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Today's Tidbit... 1876 IFA Rule #41: Kickout
This is #41 in a series covering football's original 61 rules adopted by the Intercollegiate Football Association in 1876. We review one rule each Friday.
In 1876, neither football nor rugby differentiated touchbacks from safeties. In fact, neither term was mentioned in the IFA’s 1876 rules since the game(s) only had the kickout:
Rule 41: Kick-out is a drop kick by one of the players of the side which has had to touch the ball down in their own goal, or into whose touch in goal the ball has gone (Rule 21), and is the mode of bringing the ball again into play, and cannot count as a goal.
So, if a player touched the ball down behind his own goal line or if the ball entered either of a team’s touch in goal areas, they performed a kickout. Without giving away too much information about Rule 42, which we will cover next week, the team that touched the ball down moved to their 25-yard line and drop-kicked the ball to the other team.
The failure to distinguish safeties and touchbacks, combined with no limits on the number of downs, resulted in the Princeton-Yale “block games” of 1880 and 1881. In short, Princeton was satisfied with tying those games since they won the IFA pennant in 1879, and teams retained the IFA championship until another team beat them. As a result, they stalled for much of the games, taking losses as needed until they had to touch the ball down behind the goal line, at which point, they kicked out from the 25-yard line.
The rules of 1882 gave teams four downs to gain five yards and distinguished “safety touchdowns” or safeties from touchbacks. Safeties had some value in the equivalency-based scoring system of 1882 and were valued at one point (like a rouge) with the adoption of points-based scoring in 1883. Safeties became valued at two points in 1884.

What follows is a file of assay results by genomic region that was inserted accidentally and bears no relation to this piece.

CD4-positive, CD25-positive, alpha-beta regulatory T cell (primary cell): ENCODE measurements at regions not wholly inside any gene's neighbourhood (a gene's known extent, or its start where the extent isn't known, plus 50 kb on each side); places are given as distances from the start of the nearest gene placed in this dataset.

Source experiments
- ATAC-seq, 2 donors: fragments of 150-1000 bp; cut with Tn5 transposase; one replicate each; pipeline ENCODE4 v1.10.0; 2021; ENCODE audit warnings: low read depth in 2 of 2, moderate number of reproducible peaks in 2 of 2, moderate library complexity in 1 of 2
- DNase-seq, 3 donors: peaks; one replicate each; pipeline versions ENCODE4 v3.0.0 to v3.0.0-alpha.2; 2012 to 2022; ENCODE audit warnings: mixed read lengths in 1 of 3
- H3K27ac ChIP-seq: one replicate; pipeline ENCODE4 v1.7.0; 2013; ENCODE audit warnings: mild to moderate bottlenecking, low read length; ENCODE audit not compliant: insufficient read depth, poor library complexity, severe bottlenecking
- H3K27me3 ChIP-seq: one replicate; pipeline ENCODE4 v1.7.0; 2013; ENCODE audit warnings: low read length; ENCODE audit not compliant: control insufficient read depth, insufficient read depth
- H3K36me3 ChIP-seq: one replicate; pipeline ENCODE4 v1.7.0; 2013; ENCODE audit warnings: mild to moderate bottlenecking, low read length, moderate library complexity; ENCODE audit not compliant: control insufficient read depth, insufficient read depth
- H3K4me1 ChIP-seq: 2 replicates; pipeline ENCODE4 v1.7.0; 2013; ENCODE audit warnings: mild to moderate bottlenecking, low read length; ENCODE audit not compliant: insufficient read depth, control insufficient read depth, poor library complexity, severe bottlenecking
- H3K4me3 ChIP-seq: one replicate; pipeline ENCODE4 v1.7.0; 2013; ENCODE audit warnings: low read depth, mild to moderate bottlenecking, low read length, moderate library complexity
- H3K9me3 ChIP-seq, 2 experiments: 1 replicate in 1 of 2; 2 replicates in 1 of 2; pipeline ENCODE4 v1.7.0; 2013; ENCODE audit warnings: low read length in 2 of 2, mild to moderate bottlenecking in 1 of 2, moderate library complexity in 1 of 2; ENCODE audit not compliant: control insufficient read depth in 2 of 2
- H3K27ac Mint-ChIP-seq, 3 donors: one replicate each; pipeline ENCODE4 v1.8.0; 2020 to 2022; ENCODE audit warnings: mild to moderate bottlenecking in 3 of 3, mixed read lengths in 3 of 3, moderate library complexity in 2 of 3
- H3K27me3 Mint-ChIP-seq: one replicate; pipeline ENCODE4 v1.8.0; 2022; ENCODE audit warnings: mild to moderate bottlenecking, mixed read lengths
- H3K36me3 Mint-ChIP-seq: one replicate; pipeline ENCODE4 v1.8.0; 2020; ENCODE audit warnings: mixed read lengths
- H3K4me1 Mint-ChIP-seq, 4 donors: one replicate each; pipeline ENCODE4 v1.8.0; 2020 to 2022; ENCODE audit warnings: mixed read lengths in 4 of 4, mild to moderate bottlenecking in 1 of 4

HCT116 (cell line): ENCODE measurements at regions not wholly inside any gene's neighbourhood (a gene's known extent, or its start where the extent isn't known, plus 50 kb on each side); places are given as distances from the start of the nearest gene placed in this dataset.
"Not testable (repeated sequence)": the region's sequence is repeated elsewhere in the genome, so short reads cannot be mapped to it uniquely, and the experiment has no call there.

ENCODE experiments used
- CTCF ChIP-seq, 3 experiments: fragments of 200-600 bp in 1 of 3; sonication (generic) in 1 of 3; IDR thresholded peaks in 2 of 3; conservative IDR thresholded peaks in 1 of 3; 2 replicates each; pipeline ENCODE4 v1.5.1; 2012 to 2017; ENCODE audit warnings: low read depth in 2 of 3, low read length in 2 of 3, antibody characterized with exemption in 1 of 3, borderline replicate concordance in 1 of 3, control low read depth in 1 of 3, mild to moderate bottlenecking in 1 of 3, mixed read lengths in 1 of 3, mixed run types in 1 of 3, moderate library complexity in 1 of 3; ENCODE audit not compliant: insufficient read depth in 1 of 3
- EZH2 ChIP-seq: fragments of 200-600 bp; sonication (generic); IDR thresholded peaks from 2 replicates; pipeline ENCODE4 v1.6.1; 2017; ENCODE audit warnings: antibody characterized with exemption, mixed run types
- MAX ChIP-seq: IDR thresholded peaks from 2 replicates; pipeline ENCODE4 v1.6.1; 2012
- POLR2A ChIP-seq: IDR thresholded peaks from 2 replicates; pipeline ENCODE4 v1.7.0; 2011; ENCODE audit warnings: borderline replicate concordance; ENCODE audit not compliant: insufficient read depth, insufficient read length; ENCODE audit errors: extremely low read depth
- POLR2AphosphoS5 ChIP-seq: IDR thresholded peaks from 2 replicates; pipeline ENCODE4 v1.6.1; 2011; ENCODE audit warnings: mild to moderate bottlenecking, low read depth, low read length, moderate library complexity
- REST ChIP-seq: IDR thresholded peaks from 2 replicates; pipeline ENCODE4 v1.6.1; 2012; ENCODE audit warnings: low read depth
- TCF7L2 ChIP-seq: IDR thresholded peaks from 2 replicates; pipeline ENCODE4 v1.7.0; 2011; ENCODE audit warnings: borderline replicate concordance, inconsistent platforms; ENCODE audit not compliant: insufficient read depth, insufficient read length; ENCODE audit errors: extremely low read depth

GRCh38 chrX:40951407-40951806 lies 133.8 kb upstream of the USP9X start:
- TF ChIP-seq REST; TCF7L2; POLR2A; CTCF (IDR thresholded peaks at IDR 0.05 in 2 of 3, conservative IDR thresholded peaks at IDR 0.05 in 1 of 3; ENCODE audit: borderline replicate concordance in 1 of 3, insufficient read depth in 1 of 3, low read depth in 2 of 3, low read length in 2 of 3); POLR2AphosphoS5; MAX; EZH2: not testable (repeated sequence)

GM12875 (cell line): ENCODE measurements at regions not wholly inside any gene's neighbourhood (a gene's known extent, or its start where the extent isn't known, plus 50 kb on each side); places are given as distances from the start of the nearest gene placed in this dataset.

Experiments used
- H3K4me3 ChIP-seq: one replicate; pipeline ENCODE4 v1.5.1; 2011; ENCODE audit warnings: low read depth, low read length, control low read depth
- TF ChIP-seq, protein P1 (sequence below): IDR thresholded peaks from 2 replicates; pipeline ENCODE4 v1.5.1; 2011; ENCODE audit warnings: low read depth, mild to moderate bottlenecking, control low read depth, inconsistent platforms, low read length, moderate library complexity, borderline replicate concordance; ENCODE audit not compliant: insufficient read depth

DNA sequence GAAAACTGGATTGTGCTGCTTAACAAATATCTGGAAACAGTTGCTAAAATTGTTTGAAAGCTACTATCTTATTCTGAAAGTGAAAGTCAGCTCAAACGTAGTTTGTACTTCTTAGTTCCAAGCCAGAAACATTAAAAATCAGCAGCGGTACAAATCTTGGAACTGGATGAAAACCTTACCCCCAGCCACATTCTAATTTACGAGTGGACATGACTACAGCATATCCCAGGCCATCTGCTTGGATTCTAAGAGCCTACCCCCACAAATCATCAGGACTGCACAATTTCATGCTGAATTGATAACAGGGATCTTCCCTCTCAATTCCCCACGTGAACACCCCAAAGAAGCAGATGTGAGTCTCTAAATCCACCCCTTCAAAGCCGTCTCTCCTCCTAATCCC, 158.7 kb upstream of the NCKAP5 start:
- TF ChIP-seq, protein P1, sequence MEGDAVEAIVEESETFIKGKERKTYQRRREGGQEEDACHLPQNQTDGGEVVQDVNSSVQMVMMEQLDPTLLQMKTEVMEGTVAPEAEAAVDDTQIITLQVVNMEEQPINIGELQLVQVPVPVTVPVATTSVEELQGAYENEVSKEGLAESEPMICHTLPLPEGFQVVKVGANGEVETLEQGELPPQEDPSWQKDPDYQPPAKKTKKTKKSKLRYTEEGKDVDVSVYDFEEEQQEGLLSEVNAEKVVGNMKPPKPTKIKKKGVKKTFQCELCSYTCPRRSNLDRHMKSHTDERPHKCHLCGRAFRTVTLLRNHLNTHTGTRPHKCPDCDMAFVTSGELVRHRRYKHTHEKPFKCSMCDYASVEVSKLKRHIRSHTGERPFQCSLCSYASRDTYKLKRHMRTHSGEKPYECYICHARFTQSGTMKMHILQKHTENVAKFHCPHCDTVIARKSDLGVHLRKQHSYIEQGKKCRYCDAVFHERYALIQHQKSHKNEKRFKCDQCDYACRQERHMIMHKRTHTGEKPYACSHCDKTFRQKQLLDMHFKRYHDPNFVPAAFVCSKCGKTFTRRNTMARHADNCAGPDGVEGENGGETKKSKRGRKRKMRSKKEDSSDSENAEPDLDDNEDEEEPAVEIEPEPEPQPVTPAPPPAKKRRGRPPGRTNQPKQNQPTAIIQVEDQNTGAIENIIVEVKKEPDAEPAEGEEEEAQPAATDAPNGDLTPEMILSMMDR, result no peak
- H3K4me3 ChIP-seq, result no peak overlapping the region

It was not until 1898 that the rule-maker distinguished safeties and touchbacks based on which team provided the impetus for the ball to go behind the goal line. Dissatisfaction with the touchback rule led to a 1909 rule giving the team taking a touchback the option to kickout or put the ball in play from scrimmage. Since nearly everyone chose the latter option, the rules committee eliminated the choice in 1914, so the team taking the touchback automatically put the ball in play from scrimmage.
Click the appropriate link for previous stories in the series:
Intro | #1 Drop Kick | #2 Place Kick | #3 Punt | #4 Goal Posts | #5 Goal | #6 Goal ≠ Punt | #7 Scoring | #8 Dead Ball | #9 Touchdown | #10 Tackle | #11 Scrimmage | #12 Ball Handling | #13 Dead Ball | #14 Scrimmage Ball Handling | #15 Run In | #16 Goal Line | #17 Boundary Lines | #18 Crying “Down” | #19 Maul In | #20 Maul in Pax | #21 Touch-in Goal | #22 Onside | #23 Offside | #24 Return to Onside | #25 Defensive Offside | #26 Throwing Back | #27 Knocking On | #28 Fair Catch | #29 Punt-out | #30 Punt-On | #31 Into Touch | #32 Inbounding | #33 Pushed Into Touch | #34 Right Angle Throw Out | #35 No Fair Catch | #36 Kickoff | #37 Kickoff Timing | #38 Change Goals | #39 Toss Up | #40 Loser Kicks
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